4. ... And Your Parents
It might also be an interesting exercise to talk to your parents about marriage. A lot of children of divorce have jaded views of marriage, but how do your parents actually feel about it? What did they like about being married? What didn’t work? What do they wish for you? One of the biggest misconceptions about divorce is that it’s the “failure” of a relationship. It’s easy to see an ending as a failure, but that’s not always the case. We can still learn, grow, and have tons of amazing memories in a relationship that ends in a divorce.
5. Remember That You Get To Decide What Marriage Means
A lot of people are afraid of turning into an “old married couple,” but it’s really important to remember that you get to decide what marriage means to your relationship. Marriage doesn't need to mean a white picket fence, two cars in the garage, two kids, and a dog. Marriage doesn't have to mean settling or getting boring. Hell, marriage doesn't even need to mean monogamy. Maybe your version of marriage is creating a life of adventure together. Maybe it's always challenging each other to grow and be your best selves. Maybe it's going to swingers parties or nudist retreats. It’s your relationship; you get to define it. And marriage doesn't need to define you.
6. Know You Don’t Have To Have A Wedding
A lot of people think that having a wedding and getting married are the same thing, but they’re not. You can get married without having a wedding! I’ve worked with a lot of clients who didn’t approved of the wedding industry, or didn’t want to spend tens of thousands of dollars on a lavish affair. That’s perfectly OK. (It’s also perfectly OK to want a big wedding.)
7. ... And That You Can Choose How To Celebrate
The cool thing about weddings is that they’re ritualized expressions of your love and commitment to each other. They’re celebrations, and they can involve all of your most cherished friends and family. Just as you get to decide what marriage means to you, you can decide if and how you want to celebrate your commitment to each other. It can be anything you want — a backyard BBQ, a group river rafting trip, or a living room dance party. Maybe you want to buy rings or get matching tattoos. Maybe you want to go on a special getaway trip together. Or you can decide not to do a damned thing!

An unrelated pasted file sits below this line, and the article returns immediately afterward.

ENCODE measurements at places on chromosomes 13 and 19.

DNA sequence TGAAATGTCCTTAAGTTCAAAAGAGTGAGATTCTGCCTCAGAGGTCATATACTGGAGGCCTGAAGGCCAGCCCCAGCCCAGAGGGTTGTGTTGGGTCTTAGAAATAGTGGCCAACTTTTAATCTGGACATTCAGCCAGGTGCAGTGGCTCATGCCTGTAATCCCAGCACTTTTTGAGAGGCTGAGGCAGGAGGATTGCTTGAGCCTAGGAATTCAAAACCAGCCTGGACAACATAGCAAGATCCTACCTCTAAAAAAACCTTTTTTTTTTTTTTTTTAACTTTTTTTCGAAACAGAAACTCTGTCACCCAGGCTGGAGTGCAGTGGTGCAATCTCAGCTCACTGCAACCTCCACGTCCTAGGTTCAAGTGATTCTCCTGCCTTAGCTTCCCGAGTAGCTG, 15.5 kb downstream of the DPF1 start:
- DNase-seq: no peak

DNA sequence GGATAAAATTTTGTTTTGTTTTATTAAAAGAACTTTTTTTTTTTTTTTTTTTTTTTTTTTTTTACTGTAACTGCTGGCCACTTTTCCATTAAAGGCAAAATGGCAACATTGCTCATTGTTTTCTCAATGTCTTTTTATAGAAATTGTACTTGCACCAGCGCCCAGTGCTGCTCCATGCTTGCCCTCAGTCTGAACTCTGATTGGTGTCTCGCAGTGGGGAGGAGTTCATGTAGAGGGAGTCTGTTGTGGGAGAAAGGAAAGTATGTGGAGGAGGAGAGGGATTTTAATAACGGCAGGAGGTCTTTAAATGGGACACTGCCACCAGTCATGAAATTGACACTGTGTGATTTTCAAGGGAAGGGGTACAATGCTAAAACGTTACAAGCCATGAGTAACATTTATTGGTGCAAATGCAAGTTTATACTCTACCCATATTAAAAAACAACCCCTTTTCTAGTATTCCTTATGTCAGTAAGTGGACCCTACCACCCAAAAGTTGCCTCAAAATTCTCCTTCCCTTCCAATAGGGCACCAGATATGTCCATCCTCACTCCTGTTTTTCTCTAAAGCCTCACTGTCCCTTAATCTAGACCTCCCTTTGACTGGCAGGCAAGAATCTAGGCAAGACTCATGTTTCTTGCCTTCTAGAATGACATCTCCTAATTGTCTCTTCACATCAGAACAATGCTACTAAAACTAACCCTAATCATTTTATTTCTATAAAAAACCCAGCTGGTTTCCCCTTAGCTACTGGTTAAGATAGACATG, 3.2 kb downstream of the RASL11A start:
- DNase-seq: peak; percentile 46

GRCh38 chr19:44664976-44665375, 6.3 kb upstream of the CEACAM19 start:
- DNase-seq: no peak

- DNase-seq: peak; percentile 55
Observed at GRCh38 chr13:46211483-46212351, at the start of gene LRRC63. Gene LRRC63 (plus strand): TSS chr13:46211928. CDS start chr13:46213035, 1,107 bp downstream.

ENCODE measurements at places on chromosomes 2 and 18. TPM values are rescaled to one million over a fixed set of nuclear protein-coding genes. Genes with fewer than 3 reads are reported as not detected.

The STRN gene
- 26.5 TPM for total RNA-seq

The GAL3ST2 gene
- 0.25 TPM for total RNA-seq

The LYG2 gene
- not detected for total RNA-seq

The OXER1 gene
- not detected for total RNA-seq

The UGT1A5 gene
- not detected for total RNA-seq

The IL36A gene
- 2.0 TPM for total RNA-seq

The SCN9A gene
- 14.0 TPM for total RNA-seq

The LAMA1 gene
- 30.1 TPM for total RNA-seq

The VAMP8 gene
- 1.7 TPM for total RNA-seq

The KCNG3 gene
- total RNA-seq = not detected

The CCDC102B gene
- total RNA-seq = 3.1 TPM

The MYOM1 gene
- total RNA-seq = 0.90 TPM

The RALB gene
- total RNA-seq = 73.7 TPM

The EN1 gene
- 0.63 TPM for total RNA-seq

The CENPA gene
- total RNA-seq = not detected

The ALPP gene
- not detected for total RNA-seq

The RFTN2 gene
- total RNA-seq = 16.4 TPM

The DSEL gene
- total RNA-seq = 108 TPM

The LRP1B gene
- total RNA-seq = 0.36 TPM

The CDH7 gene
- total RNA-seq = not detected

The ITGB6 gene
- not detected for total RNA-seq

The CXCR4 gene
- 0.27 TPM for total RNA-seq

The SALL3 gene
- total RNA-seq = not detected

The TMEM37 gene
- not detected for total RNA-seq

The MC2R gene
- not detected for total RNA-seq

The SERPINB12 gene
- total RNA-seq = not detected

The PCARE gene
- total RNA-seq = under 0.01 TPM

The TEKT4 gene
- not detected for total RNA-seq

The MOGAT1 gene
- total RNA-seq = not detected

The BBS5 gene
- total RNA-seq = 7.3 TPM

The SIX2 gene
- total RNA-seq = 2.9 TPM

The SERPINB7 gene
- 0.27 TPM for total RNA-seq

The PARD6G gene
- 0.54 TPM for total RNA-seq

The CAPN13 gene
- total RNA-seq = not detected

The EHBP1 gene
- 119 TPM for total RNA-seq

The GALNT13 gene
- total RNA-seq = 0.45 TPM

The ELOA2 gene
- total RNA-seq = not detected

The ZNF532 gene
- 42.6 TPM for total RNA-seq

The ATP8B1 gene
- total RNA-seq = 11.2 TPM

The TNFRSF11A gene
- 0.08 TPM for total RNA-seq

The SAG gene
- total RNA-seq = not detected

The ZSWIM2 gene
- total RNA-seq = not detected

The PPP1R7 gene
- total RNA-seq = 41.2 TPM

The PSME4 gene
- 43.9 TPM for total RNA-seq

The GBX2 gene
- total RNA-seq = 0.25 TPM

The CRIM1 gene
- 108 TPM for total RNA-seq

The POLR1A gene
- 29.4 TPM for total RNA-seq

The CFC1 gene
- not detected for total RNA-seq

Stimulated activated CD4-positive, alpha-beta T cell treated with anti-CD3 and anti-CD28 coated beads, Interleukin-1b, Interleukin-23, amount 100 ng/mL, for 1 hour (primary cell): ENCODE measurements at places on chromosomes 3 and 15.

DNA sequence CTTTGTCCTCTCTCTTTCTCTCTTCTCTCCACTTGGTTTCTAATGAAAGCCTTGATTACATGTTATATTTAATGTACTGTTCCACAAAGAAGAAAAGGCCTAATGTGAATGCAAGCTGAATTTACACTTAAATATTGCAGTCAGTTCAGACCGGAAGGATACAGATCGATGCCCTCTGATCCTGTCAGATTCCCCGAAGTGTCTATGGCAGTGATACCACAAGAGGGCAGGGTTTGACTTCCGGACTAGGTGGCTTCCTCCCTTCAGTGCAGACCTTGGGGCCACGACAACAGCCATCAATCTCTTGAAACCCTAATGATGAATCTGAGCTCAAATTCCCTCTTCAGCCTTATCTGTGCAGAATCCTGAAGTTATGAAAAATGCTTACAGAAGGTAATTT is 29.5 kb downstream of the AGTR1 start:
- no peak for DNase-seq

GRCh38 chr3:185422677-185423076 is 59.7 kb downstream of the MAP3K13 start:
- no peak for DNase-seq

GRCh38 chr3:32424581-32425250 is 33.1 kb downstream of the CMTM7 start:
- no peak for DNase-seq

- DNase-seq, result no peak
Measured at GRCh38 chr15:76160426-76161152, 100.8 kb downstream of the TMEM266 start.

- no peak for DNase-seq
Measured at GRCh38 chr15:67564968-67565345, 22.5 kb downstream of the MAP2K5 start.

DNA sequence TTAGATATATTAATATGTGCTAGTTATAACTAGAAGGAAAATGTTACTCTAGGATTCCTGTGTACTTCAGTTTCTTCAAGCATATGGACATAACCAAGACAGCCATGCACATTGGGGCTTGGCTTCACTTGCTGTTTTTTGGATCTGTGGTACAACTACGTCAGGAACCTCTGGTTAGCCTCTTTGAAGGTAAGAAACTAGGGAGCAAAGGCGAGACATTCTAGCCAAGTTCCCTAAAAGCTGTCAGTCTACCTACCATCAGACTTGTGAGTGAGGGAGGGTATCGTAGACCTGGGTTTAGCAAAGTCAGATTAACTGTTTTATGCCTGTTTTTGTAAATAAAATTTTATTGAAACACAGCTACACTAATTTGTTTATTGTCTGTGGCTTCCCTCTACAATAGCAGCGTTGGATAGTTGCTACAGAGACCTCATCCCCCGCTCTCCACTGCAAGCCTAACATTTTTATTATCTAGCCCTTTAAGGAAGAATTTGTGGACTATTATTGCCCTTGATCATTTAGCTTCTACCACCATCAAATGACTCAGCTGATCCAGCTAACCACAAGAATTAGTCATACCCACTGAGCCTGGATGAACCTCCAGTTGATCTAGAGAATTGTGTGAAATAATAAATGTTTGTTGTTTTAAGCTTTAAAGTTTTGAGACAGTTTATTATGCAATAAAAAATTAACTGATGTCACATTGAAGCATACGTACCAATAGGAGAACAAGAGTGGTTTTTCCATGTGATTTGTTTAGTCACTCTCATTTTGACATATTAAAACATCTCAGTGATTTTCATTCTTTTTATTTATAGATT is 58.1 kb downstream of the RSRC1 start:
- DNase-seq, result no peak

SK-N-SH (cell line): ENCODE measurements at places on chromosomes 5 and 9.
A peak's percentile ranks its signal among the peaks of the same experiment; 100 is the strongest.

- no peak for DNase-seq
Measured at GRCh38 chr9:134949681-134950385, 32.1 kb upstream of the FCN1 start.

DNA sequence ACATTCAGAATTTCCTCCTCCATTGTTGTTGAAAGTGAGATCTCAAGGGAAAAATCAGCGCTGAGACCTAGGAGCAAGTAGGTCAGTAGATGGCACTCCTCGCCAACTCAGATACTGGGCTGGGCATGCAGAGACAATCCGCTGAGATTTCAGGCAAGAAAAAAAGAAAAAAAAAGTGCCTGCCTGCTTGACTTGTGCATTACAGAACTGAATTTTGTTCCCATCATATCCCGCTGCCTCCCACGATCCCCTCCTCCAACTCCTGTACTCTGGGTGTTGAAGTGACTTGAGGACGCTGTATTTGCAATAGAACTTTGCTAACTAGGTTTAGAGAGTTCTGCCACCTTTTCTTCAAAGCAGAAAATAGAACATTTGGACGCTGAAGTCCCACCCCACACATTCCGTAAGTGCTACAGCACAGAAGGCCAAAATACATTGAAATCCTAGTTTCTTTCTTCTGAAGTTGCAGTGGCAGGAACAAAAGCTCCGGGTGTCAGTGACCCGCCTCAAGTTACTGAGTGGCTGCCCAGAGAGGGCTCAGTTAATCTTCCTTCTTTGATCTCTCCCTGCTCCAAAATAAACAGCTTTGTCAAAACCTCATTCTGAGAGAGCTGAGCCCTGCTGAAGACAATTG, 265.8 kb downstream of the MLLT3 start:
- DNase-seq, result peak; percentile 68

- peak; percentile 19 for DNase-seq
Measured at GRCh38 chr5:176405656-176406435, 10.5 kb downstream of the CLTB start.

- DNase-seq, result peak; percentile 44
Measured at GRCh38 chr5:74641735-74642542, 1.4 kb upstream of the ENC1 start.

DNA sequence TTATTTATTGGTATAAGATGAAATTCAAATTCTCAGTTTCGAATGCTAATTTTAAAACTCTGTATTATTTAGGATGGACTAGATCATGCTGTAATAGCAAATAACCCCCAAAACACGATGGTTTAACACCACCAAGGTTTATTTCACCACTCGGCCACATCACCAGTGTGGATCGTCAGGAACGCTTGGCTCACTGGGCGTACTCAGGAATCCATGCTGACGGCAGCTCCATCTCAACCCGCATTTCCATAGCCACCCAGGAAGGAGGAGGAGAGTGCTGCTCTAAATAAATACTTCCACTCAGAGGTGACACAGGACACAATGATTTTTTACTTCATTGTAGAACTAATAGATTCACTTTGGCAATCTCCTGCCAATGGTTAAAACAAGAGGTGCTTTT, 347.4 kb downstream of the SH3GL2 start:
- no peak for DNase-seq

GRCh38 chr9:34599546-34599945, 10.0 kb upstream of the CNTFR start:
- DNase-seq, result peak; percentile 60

8. Let Yourself Be Emotional
Whether you guys end up deciding to get married or not, it sounds like you’re having some pretty serious discussions about your future as a couple. It’s natural to feel emotional about that! If you’re feeling embarrassed, say something like, “I know it’s easy to get swept up in trying to make the best possible decision on paper, but I just want to let you know how happy I am to know that we’re in this for the long haul together. You mean so much to me.”
9. Choose Marriage — Don’t Default To It
So many people get married because they think that they’re “supposed to.” I hear things like, “well, we’ve been together for two years, so I guess it’s time” or “I’m a 35 year old man, I can’t keep wasting my time” or “all my friends are married.” You shouldn’t get married because you’re “supposed to;” you should get married because you want to. You might have purely logistical, entirely unemotional reasons for wanting to get married, but it should be an active decision that you choose.
Wishing you guys the best of luck!